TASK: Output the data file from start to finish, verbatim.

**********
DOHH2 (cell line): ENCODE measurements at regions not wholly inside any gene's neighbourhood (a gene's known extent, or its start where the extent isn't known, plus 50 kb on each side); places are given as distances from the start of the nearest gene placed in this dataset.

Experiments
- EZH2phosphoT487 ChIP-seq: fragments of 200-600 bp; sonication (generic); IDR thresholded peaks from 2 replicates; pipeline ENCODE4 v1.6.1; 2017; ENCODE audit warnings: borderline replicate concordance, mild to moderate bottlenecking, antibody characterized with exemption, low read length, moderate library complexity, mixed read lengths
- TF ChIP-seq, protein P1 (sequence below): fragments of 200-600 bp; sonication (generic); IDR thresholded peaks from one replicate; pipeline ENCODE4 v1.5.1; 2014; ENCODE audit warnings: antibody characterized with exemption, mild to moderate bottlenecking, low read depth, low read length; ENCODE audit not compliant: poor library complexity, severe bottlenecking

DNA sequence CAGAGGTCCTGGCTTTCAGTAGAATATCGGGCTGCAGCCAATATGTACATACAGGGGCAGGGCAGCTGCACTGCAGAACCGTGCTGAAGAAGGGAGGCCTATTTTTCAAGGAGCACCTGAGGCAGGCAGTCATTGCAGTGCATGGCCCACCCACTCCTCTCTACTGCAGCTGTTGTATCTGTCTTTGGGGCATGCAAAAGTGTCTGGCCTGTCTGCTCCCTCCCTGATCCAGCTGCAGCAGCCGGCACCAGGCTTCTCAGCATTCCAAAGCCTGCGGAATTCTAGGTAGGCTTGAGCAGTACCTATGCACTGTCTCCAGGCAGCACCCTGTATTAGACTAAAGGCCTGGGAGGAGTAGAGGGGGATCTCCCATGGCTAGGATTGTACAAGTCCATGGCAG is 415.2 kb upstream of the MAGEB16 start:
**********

DOHH2 (cell line): ENCODE measurements at regions not wholly inside any gene's neighbourhood (a gene's known extent, or its start where the extent isn't known, plus 50 kb on each side); places are given as distances from the start of the nearest gene placed in this dataset.

Experiments
- EZH2phosphoT487 ChIP-seq: fragments of 200-600 bp; sonication (generic); IDR thresholded peaks from 2 replicates; pipeline ENCODE4 v1.6.1; 2017; ENCODE audit warnings: borderline replicate concordance, mild to moderate bottlenecking, antibody characterized with exemption, low read length, moderate library complexity, mixed read lengths
- TF ChIP-seq, protein P1 (sequence below): fragments of 200-600 bp; sonication (generic); IDR thresholded peaks from one replicate; pipeline ENCODE4 v1.5.1; 2014; ENCODE audit warnings: antibody characterized with exemption, mild to moderate bottlenecking, low read depth, low read length; ENCODE audit not compliant: poor library complexity, severe bottlenecking

DNA sequence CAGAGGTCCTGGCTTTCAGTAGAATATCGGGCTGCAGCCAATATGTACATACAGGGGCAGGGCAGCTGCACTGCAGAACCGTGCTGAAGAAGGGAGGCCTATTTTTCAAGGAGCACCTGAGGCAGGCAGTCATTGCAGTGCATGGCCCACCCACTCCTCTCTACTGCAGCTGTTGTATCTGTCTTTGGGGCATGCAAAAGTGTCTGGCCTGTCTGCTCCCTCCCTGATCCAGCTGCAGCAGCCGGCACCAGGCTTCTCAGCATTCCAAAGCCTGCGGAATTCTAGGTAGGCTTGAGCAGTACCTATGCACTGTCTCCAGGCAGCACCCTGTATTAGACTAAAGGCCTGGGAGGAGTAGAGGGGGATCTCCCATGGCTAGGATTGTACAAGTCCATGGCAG is 415.2 kb upstream of the MAGEB16 start: